3 Ways Digital Publishers are Successfully Using Facebook Live
According to a 2016 Cisco projection report, two-thirds of all internet traffic is attributed to online streaming. What’s more, this figure is expected to jump to 82% by 2020!1
One major influencer in this projected growth is the new vested interest in live streaming development and production by major companies in the tech and media sectors. For instance, in May alone, 44% of the top 500 Facebook pages maintained by media companies posted at least one live video on Facebook, up 11% from January.2
Some of the strongest support for live broadcasting and streaming comes from the top social media companies. Platforms like, YouTube and Periscope have found success with brands and user broadcastings by implemented features like mobile streaming capabilities on their respective apps. However, Facebook has made the biggest strides with digital publishers – such as CNN, The New York Times, Mashable, and more – thanks to its newest product, Facebook Live.3
Facebook Live is particularly attractive to digital publishers for a few unique features. On Facebook Live, digital publishers can send alerts to their followers whenever they are broadcasting – allowing companies such as Buzzfeed to instantly reach its 8 million Facebook page fans.4 Additionally, Facebook recently announced it changed its feed algorithm to place live broadcasts higher on the page – making them far more accessible and more likely to be watched. 5
Although it should be noted that Facebook Live lacks the monetization features that platforms such as YouTube have established for live streaming, it is currently testing 15 second mid-roll video placements during broadcasts. Regardless, Facebook Live has also reportedly created yearlong contracts with select digital publishers, brands, and influencers to broadcast on Facebook Live totaling $50 million – with Buzzfeed receiving the lions share at $3.05 million.2
Although a proper monetization structure is still being tested by Facebook, digital publishers seem particularly excited about the potential this new channel possesses for user engagement. As Melinda Lee SVP and GM of video at Meredith expressed, “When people are watching live, you see more commenting, less sharing. It has the community feel that you’re connecting in real time.”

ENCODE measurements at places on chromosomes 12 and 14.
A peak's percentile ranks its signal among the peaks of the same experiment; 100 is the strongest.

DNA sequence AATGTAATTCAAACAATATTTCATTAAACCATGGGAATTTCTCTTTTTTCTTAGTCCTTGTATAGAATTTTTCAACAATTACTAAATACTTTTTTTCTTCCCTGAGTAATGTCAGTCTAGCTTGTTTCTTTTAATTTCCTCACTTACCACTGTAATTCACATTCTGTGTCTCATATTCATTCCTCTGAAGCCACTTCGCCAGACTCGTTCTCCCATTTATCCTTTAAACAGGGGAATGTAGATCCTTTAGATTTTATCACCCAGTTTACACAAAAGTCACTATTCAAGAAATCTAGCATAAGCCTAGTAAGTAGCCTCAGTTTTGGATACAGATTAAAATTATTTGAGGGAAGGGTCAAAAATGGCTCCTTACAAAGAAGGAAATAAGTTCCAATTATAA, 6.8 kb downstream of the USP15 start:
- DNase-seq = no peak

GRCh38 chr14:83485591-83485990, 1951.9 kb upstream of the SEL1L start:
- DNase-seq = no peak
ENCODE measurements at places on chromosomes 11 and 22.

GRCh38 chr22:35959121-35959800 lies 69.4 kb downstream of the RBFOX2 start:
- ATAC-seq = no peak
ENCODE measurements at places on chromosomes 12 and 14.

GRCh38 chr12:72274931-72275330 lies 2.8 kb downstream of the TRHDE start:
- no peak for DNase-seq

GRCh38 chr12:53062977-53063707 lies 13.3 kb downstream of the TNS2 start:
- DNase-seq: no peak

Likewise, from a content and editorial perspective digital publishers seem equally excited. Micah Gelman, director of editorial video for Washington Post recently went on record saying, “Facebook Live allows us to really dive deep in a way that we couldn’t in a traditional streaming opportunity.”6
However, some concerns exist with those wondering if Facebook Live will continue to captivate viewers. Chris Hurst, digital development editor for BBC Sport, is one such example who recently expressed, “The novelty of just doing a live video will wear off relatively quickly, so the challenge will be to remain distinctive and evolve how we tell stories.” 7
Despite some concerns many digital publishers have seen early success with Facebook Live. Here’s how some digital publishers are using Facebook Live today:
Along with some other digital publishers, Buzzfeed has been working with Facebook Live since its early testing phase and has received some great responses. Buzzfeed has produced 70 Facebook Live broadcasts that have been created, liked, and shared over a wide range of topics.
The most popular of their live broadcasts involved their staff wrapping a watermelon with rubber bands until it exploded. The video delivered an outstanding 10.2 million views and at one point held upwards of 800,000 live views.8 Although an interesting video, from a content perspective, the most important take away from Buzzfeed’s efforts can be understood through their CEO Jonah Peretti who stated, “It’s the first time we’ve had a number comparable to live TV.”9